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EMAC 2020 Regional Conference

Robots are “alive”? Effect of loneliness on the intention to adopt social robots

Published: September 16, 2020


Ngoc Bich Dang, Université Toulouse 1 Capitole, Toulouse School of Management; Laurent Bertrandias, Toulouse Business School


loneliness; well-being; well-being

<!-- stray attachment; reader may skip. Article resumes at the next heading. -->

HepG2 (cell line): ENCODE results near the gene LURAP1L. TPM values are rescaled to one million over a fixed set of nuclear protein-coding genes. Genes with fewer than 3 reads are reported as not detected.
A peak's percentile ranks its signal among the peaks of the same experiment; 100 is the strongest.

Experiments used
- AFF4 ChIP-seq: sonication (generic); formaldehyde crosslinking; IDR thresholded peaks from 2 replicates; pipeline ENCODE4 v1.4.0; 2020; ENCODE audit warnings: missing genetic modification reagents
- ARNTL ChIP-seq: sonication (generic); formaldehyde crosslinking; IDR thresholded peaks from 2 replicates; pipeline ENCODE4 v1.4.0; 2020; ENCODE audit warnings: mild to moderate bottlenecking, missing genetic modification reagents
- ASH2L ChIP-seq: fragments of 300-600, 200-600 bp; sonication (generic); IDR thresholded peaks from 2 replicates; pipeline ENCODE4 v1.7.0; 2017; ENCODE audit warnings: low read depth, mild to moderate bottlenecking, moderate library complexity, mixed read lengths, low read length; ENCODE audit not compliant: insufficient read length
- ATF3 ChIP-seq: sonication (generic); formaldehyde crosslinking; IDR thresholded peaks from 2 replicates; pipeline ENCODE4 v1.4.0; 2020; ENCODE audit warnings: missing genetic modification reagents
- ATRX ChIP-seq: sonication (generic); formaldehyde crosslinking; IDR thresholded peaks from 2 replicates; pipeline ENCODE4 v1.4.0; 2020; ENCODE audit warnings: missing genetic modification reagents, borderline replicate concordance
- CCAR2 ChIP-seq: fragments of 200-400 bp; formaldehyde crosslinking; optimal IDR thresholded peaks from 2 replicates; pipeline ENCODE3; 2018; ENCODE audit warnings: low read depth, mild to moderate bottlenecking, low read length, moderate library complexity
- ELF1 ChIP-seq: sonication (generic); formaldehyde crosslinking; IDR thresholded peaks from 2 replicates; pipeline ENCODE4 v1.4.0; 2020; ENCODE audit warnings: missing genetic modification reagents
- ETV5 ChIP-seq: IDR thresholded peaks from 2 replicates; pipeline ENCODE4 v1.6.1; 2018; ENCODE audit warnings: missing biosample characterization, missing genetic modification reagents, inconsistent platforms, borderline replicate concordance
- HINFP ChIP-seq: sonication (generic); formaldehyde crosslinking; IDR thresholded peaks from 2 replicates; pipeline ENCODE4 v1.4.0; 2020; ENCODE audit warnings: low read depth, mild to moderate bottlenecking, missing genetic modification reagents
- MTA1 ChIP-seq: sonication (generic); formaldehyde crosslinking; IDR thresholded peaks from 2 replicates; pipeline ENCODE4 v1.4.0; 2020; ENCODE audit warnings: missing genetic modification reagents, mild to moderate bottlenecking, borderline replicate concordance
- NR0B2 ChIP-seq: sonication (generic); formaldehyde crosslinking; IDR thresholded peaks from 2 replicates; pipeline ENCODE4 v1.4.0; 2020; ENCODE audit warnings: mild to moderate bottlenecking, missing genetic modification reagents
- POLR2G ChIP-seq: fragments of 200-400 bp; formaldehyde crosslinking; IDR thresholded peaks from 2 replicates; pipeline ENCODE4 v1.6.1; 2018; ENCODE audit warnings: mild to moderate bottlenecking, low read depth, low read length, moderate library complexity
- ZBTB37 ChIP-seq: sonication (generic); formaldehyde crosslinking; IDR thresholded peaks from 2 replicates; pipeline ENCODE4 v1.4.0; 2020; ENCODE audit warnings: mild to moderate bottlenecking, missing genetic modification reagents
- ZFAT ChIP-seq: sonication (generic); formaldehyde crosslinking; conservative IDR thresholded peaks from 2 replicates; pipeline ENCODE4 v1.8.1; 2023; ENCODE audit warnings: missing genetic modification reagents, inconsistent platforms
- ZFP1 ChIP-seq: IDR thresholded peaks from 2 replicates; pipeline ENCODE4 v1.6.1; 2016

Loneliness is aversive, and it leads to compensatory consumption behaviour to restore one’s sense of belonging. Recently, social robots are designed to socially interact with people and evoke emotional connection. These robots are seductive as they seem “alive” and potentially offer solutions to resolve human vulnerabilities. In this conceptual paper, we propose the psychological mechanisms underlying the effect of loneliness typology (emotional and social loneliness) on the intention to adopt social robots by integrating existing theories. Consumers who feel lonely might attribute social robots the ability to provide various types of social supports typically provided by other humans and expected to alleviate loneliness. Our research makes important contributions to the literature regarding human-robot interaction as well as loneliness and compensatory consumption literature.